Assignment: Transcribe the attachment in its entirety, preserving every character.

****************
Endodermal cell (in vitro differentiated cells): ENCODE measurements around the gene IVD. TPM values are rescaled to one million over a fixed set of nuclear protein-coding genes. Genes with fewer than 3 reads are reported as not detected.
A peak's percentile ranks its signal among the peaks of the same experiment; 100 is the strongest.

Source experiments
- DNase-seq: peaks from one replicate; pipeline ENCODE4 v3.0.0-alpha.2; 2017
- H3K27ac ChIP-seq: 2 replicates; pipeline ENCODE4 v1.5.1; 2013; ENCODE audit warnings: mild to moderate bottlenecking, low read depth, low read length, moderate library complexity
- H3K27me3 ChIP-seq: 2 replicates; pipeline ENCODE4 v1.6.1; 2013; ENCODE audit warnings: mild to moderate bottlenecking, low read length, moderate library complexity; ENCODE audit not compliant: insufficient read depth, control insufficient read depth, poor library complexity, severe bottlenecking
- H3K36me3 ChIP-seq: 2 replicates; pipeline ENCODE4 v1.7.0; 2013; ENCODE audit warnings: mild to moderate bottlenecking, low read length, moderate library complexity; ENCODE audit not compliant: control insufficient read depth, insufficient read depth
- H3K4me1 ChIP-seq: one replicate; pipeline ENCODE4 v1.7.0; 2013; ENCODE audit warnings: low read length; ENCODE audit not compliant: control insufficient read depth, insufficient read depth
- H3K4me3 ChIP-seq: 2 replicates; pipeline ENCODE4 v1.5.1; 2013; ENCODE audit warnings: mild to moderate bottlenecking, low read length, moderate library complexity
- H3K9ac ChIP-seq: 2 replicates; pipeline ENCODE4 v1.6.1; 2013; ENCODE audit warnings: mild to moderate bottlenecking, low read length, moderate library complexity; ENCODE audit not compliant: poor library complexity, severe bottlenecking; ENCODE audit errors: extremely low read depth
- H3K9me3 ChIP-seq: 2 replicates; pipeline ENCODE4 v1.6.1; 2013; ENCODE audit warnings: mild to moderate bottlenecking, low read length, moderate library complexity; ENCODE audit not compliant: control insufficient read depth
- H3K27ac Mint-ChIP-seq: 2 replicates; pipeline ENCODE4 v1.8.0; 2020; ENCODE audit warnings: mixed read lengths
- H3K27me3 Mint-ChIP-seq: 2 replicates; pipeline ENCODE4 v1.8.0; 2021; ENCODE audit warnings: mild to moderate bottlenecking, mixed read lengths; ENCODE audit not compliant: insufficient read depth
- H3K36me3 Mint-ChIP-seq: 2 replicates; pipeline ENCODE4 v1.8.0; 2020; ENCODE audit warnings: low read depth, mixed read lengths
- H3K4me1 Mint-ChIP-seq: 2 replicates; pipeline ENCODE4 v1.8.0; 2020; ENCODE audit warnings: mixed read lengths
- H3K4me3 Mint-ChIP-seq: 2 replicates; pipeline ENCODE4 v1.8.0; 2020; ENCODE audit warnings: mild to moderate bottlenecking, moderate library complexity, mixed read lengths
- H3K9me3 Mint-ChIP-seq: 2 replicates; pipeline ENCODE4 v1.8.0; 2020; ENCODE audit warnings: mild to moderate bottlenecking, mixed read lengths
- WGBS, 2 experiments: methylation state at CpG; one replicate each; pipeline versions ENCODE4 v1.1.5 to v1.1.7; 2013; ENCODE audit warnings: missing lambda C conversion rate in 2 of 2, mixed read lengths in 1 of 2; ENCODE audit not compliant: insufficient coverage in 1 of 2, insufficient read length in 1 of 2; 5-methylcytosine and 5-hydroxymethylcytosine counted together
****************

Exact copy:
Endodermal cell (in vitro differentiated cells): ENCODE measurements around the gene IVD. TPM values are rescaled to one million over a fixed set of nuclear protein-coding genes. Genes with fewer than 3 reads are reported as not detected.
A peak's percentile ranks its signal among the peaks of the same experiment; 100 is the strongest.

Source experiments
- DNase-seq: peaks from one replicate; pipeline ENCODE4 v3.0.0-alpha.2; 2017
- H3K27ac ChIP-seq: 2 replicates; pipeline ENCODE4 v1.5.1; 2013; ENCODE audit warnings: mild to moderate bottlenecking, low read depth, low read length, moderate library complexity
- H3K27me3 ChIP-seq: 2 replicates; pipeline ENCODE4 v1.6.1; 2013; ENCODE audit warnings: mild to moderate bottlenecking, low read length, moderate library complexity; ENCODE audit not compliant: insufficient read depth, control insufficient read depth, poor library complexity, severe bottlenecking
- H3K36me3 ChIP-seq: 2 replicates; pipeline ENCODE4 v1.7.0; 2013; ENCODE audit warnings: mild to moderate bottlenecking, low read length, moderate library complexity; ENCODE audit not compliant: control insufficient read depth, insufficient read depth
- H3K4me1 ChIP-seq: one replicate; pipeline ENCODE4 v1.7.0; 2013; ENCODE audit warnings: low read length; ENCODE audit not compliant: control insufficient read depth, insufficient read depth
- H3K4me3 ChIP-seq: 2 replicates; pipeline ENCODE4 v1.5.1; 2013; ENCODE audit warnings: mild to moderate bottlenecking, low read length, moderate library complexity
- H3K9ac ChIP-seq: 2 replicates; pipeline ENCODE4 v1.6.1; 2013; ENCODE audit warnings: mild to moderate bottlenecking, low read length, moderate library complexity; ENCODE audit not compliant: poor library complexity, severe bottlenecking; ENCODE audit errors: extremely low read depth
- H3K9me3 ChIP-seq: 2 replicates; pipeline ENCODE4 v1.6.1; 2013; ENCODE audit warnings: mild to moderate bottlenecking, low read length, moderate library complexity; ENCODE audit not compliant: control insufficient read depth
- H3K27ac Mint-ChIP-seq: 2 replicates; pipeline ENCODE4 v1.8.0; 2020; ENCODE audit warnings: mixed read lengths
- H3K27me3 Mint-ChIP-seq: 2 replicates; pipeline ENCODE4 v1.8.0; 2021; ENCODE audit warnings: mild to moderate bottlenecking, mixed read lengths; ENCODE audit not compliant: insufficient read depth
- H3K36me3 Mint-ChIP-seq: 2 replicates; pipeline ENCODE4 v1.8.0; 2020; ENCODE audit warnings: low read depth, mixed read lengths
- H3K4me1 Mint-ChIP-seq: 2 replicates; pipeline ENCODE4 v1.8.0; 2020; ENCODE audit warnings: mixed read lengths
- H3K4me3 Mint-ChIP-seq: 2 replicates; pipeline ENCODE4 v1.8.0; 2020; ENCODE audit warnings: mild to moderate bottlenecking, moderate library complexity, mixed read lengths
- H3K9me3 Mint-ChIP-seq: 2 replicates; pipeline ENCODE4 v1.8.0; 2020; ENCODE audit warnings: mild to moderate bottlenecking, mixed read lengths
- WGBS, 2 experiments: methylation state at CpG; one replicate each; pipeline versions ENCODE4 v1.1.5 to v1.1.7; 2013; ENCODE audit warnings: missing lambda C conversion rate in 2 of 2, mixed read lengths in 1 of 2; ENCODE audit not compliant: insufficient coverage in 1 of 2, insufficient read length in 1 of 2; 5-methylcytosine and 5-hydroxymethylcytosine counted together